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U.S. experiencing a dramatic rise in the number of STDs

By Karen Graham     Nov 18, 2015 in Health
The number of cases of three key sexually transmitted diseases increased last year for the first time since 2006, the CDC reported on Tuesday. The increases have been described as "alarming" by public health officials.
Reported cases of chlamydia, gonorrhea, and syphilis, three "notifiable sexually transmittable diseases" have increased at an alarming rate in the U.S., and federal officials are blaming the rising numbers, in part, on reduced funding for public health clinics.
The CDC is reporting there were nearly 20,000 syphilis cases in 2014, a 15 percent upsurge from 2013, and the highest rate since 1994, including 458 cases of syphilis in newborns, a 27.5 percent increase from the year before. The rates of syphilis were highest among bisexual and gay men.
Chlamydia cases in 2014 topped out at 1.4 million cases being reported, a 2.8 percent increase over 2013. This is the highest number of cases of STDs ever reported by the CDC. As for gonorrhea, this disease continues to increase, with 350,000 cases reported in 2014, a 5.0 percent increase.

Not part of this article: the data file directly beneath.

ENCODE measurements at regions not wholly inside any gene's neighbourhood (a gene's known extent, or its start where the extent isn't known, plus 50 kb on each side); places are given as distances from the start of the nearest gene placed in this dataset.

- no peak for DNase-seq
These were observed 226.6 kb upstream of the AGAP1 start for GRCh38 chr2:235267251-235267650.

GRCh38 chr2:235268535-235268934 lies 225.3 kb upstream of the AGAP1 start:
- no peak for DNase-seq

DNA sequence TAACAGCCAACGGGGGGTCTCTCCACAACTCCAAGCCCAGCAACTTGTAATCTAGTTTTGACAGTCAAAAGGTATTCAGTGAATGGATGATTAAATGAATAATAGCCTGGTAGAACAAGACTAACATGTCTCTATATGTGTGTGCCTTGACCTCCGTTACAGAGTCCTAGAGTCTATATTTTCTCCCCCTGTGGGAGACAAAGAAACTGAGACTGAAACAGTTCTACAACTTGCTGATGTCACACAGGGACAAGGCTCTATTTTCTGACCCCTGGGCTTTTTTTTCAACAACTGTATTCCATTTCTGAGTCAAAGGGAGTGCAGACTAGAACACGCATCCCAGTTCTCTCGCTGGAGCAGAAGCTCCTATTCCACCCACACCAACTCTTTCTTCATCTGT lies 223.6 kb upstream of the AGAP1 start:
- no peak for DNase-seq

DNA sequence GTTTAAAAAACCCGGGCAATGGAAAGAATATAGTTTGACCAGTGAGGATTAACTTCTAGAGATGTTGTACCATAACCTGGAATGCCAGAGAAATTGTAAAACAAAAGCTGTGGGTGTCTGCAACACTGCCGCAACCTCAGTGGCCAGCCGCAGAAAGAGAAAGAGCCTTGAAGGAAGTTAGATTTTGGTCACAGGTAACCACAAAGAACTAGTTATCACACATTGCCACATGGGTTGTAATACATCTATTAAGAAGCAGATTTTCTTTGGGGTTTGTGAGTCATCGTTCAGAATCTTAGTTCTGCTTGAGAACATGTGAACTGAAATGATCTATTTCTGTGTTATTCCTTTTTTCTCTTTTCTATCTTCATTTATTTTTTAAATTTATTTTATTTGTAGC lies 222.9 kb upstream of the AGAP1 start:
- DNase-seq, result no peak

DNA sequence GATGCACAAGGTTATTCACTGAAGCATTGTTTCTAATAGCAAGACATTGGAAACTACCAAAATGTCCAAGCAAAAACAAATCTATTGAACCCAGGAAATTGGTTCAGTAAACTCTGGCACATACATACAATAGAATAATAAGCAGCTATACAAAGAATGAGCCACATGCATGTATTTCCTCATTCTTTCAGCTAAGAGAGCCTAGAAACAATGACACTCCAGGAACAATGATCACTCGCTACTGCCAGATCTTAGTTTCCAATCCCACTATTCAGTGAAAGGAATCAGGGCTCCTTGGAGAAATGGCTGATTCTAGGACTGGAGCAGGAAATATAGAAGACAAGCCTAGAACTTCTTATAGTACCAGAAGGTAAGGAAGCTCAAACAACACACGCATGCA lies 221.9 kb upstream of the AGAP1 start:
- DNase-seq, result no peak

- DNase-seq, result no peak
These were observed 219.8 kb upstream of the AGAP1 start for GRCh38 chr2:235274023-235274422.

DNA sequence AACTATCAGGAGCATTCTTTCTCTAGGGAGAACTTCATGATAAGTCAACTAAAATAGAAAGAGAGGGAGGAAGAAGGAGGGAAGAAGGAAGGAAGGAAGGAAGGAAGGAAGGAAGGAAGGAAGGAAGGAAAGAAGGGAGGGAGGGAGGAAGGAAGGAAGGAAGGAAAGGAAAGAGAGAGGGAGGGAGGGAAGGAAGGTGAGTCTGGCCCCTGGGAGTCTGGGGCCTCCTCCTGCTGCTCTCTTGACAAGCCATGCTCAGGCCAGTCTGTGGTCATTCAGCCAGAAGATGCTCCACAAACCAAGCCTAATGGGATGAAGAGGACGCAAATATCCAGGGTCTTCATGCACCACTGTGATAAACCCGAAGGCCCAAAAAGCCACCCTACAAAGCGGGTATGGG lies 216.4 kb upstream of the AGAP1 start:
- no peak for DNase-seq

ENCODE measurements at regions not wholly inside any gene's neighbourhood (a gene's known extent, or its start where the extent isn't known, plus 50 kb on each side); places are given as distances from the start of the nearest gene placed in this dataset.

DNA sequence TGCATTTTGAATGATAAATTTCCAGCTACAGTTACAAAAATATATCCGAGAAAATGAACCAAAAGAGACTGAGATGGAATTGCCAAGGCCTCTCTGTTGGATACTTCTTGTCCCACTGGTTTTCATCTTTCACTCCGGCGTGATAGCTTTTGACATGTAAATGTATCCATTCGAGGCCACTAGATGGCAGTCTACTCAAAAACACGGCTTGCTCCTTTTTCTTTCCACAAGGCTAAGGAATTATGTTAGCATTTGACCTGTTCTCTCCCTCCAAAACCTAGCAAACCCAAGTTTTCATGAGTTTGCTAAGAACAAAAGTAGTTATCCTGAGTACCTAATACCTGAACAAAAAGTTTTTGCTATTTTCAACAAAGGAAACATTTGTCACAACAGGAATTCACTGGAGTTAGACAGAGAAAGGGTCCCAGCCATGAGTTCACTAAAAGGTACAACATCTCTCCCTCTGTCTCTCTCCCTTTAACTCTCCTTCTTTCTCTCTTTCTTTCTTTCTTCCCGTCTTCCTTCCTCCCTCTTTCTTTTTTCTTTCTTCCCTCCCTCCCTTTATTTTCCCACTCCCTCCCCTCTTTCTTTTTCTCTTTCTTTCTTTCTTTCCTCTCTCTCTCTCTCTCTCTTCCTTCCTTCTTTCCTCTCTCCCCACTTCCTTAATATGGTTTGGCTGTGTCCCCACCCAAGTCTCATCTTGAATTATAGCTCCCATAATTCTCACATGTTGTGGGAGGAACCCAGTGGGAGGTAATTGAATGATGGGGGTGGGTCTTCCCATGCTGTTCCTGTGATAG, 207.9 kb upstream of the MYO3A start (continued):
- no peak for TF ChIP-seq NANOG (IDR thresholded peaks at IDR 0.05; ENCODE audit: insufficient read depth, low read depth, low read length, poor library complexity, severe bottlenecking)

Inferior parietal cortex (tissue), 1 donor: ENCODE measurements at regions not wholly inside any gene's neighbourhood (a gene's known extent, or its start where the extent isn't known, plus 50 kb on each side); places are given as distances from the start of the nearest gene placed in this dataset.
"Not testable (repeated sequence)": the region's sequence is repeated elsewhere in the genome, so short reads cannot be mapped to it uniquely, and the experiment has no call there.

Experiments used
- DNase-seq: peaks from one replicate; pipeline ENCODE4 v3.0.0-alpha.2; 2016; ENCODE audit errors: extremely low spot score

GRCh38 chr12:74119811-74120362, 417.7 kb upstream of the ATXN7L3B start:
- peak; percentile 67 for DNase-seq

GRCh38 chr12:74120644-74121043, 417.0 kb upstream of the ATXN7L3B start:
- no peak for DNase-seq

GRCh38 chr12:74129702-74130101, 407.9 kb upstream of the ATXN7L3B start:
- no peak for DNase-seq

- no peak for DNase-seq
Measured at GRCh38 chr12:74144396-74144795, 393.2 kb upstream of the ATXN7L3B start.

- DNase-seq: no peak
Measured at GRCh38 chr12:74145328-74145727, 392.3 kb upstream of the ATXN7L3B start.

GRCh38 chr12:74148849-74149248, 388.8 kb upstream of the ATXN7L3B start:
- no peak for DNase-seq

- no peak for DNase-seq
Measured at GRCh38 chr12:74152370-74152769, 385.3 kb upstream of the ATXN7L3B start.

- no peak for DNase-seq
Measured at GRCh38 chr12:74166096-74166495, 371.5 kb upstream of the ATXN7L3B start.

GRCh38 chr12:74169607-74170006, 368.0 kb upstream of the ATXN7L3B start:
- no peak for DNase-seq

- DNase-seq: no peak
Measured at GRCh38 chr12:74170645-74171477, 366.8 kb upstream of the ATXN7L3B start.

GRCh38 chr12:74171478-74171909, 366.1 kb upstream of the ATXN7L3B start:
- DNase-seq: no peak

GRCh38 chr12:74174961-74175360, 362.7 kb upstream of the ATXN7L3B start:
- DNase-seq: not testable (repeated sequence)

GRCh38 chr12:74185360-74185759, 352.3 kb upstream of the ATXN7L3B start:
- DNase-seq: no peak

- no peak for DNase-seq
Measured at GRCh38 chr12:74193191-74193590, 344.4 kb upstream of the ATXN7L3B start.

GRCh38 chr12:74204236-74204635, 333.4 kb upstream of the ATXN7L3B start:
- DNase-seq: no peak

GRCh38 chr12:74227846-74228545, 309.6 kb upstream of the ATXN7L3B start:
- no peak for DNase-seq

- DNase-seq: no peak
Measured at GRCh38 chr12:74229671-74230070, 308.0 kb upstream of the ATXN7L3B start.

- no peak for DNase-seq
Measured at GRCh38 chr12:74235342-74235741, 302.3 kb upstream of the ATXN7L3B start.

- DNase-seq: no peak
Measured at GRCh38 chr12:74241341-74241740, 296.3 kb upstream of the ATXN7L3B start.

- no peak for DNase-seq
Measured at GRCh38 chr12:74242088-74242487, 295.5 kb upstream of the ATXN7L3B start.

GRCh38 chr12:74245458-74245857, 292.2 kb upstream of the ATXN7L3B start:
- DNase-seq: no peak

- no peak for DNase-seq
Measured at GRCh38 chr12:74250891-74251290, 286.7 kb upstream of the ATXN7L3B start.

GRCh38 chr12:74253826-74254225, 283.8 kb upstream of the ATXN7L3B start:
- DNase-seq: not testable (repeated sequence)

While young people and women continue to be the most affected by STDs, another group is now being watched closely. "We are concerned that most of the surging rates are among men," says the director of the CDC's STD prevention division, according to HealthDay News. "Men are driving these increases."
NBC News points out cuts in budgets for state and local STD initiatives have led to closed clinics or reduced hours, as well as increased fees and co-pays. But that is not the only reason for the increase in STDs. Another factor playing a role in the surge in sexually transmitted diseases is the changes in sexual behavior, especially among gay and bisexual men.
Rates of primary and secondary syphilis have been on the rise among men having sex with other men (MSM) since 2000, according to the CDC. Of the number of MSMs diagnosed with syphilis in 2014, over 51 percent were also HIV-positive. Even though syphilis is the only STD where it is necessary to know the patient's sexual partner, there has also been an increase in the number of cases of gonorrhea and chlamydia cases among MSMs.
The CDC thinks it's important that investigations into MSM transmission of these STDs be started. Also of concern to health officials is a relaxed vigilance among gay and bisexual men about the transmission of HIV/AIDS. With the number of drugs available now to combat HIV, the use of condoms has dropped, opening men up to other STDs.
"America's worsening STD epidemic is a clear call for better diagnosis, treatment, and prevention," says the CDC's Dr. Jonathan Mermin, according to Newser. To reduce STDs, Americans must take steps to protect themselves. For the sexually active, this means using condoms consistently and correctly and limiting the number of sex partners.
More about Stds, CDC report, Syphilis, Gonorrhea, men driving increases
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